Modernized versions of traditional fairy tales have become popular in recent years, with television series such as ABC’s Once Upon a Time and graphic novels such as Bill Willingham’s Fables providing creative and original narratives utilizing characters and concepts from old folk tales. Although popular, these newer variations on older fairy tales have created controversy for altering the traditional characterizations and stories that many people grew up with. This exposes a major flaw in many people’s understanding of fairy tales and traditional folk culture—which versions are the “most correct” version of the story, and why? Maria Tatar’s The Grimm Reader is a collection of many of the traditional fairy tales recorded by the Brothers Grimm, providing an English translation of some of the oldest written versions of these stories. Notable for being far more violent than the “traditional” versions of the fairy tales popularized in the Victorian period (and later, by Disney films), the typical Grimm story is a combination of children in jeopardy, adults that range from neglectful to destructive, and flat narrative that is driven by plot rather than by characterization.
My favorite book when I was in high school was I Heard the Owl Call my Name, by Margaret Craven, so I decided to reread it to see how I related to the book now. Even though it is almost 50 years old, the book is still just as timely and beautifully-written as it was in the 60’s. Perhaps its message is even more important in today’s world. It is about a young Vicar, Mark Brian, who has been diagnosed with only a few years to live. His Bishop has been told his diagnosis, but the Vicar has not.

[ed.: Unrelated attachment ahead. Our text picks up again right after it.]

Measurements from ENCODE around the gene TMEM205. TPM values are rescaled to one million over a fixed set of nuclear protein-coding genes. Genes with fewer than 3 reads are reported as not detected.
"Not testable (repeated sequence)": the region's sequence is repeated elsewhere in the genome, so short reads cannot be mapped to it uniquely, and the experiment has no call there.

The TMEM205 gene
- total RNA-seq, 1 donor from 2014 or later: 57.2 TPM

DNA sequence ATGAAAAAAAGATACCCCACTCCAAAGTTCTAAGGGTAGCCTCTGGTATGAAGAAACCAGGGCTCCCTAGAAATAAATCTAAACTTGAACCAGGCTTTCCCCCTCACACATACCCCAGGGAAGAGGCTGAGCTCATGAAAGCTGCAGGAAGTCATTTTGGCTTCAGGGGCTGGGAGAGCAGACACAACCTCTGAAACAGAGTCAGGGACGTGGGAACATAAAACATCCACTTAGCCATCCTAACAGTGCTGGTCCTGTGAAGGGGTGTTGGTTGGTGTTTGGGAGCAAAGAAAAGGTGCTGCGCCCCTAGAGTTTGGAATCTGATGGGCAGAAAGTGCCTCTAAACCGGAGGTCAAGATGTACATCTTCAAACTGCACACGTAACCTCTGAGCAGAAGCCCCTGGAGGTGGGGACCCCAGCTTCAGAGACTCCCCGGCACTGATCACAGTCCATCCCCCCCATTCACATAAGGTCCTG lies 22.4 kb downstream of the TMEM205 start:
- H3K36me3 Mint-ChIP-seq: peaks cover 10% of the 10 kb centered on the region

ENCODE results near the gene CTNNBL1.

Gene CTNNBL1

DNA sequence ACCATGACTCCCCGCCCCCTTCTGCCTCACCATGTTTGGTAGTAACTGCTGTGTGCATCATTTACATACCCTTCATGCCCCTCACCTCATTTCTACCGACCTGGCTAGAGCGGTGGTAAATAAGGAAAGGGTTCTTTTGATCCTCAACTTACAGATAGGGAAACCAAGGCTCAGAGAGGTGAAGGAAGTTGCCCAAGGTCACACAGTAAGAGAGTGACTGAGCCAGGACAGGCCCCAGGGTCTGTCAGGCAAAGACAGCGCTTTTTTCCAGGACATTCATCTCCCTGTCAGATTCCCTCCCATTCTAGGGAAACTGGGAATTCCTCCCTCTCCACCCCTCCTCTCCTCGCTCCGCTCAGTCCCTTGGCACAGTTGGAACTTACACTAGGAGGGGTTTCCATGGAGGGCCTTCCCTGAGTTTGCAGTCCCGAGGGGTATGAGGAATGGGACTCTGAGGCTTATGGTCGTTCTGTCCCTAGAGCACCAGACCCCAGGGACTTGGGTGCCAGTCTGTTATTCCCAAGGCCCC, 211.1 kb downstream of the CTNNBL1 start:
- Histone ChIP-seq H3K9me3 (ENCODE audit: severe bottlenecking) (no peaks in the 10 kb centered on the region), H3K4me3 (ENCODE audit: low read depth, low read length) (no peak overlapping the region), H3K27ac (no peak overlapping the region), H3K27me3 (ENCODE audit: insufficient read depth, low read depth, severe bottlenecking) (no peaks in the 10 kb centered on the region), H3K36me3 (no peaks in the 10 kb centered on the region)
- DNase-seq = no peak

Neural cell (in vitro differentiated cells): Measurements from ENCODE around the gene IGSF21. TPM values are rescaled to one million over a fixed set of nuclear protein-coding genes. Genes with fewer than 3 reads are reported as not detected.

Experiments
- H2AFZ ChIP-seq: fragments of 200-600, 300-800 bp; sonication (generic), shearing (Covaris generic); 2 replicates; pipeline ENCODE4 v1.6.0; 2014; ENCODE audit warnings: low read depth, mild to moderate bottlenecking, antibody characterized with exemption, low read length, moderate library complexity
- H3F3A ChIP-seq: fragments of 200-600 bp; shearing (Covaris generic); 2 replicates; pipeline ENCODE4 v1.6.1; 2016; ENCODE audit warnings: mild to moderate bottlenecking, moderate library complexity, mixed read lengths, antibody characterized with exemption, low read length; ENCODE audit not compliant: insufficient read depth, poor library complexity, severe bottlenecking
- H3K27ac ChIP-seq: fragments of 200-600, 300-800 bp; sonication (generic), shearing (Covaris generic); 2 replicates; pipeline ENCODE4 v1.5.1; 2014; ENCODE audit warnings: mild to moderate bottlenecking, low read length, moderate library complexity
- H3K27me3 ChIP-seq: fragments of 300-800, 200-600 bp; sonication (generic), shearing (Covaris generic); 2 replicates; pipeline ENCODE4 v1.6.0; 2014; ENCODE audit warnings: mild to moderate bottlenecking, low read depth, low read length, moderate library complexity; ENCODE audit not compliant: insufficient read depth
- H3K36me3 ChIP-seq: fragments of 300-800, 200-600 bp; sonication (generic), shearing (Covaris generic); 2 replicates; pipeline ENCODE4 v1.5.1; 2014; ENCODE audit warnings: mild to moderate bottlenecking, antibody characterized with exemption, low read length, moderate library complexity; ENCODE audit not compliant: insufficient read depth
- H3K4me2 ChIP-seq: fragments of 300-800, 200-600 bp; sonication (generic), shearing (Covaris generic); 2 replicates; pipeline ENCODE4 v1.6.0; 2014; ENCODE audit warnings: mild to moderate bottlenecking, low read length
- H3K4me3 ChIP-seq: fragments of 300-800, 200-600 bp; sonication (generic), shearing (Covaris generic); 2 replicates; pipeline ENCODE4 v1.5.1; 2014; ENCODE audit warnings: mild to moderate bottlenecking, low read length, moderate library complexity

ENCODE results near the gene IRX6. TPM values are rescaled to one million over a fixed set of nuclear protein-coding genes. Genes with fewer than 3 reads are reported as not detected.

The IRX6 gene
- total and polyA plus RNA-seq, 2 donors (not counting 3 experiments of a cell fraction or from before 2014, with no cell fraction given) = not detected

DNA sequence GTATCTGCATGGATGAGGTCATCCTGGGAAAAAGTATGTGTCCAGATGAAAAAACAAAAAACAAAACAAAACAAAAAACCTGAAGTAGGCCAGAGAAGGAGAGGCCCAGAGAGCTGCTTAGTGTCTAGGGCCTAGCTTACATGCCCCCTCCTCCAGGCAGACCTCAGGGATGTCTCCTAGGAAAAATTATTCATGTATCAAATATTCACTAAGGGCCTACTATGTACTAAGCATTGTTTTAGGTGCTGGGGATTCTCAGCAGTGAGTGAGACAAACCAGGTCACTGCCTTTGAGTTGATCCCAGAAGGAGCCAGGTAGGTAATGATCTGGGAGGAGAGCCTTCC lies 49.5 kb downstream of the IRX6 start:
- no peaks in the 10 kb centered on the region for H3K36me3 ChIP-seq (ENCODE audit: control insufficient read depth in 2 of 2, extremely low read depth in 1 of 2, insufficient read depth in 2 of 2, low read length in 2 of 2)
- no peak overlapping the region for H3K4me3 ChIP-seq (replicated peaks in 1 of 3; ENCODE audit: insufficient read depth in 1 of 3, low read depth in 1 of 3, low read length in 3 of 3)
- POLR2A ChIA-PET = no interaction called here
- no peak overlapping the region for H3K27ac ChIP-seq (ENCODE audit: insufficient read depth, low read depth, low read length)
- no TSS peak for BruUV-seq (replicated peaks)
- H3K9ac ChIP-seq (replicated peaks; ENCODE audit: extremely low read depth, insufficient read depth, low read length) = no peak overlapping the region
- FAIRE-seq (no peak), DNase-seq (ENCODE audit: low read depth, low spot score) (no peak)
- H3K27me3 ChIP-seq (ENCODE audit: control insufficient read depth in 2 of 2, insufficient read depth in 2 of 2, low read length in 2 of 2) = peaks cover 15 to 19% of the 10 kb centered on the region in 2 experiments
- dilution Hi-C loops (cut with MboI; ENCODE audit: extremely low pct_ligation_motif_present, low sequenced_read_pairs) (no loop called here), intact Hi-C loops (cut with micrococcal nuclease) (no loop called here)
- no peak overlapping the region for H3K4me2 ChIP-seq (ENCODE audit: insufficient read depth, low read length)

When the Bishop learns of the young Vicar’s diagnosis he says, “So short a time to learn so much? It leaves me with no choice. I shall send him to my hardest parish. I shall send him to Kingcome on patrol of the Indian Villages.”
This readalike is in response to a patron's book-match request. If you would like personalized reading recommendations, fill out the book-match form and a librarian will email suggested titles to you. Available for adults, teens, and kids. You can browse the book matches here.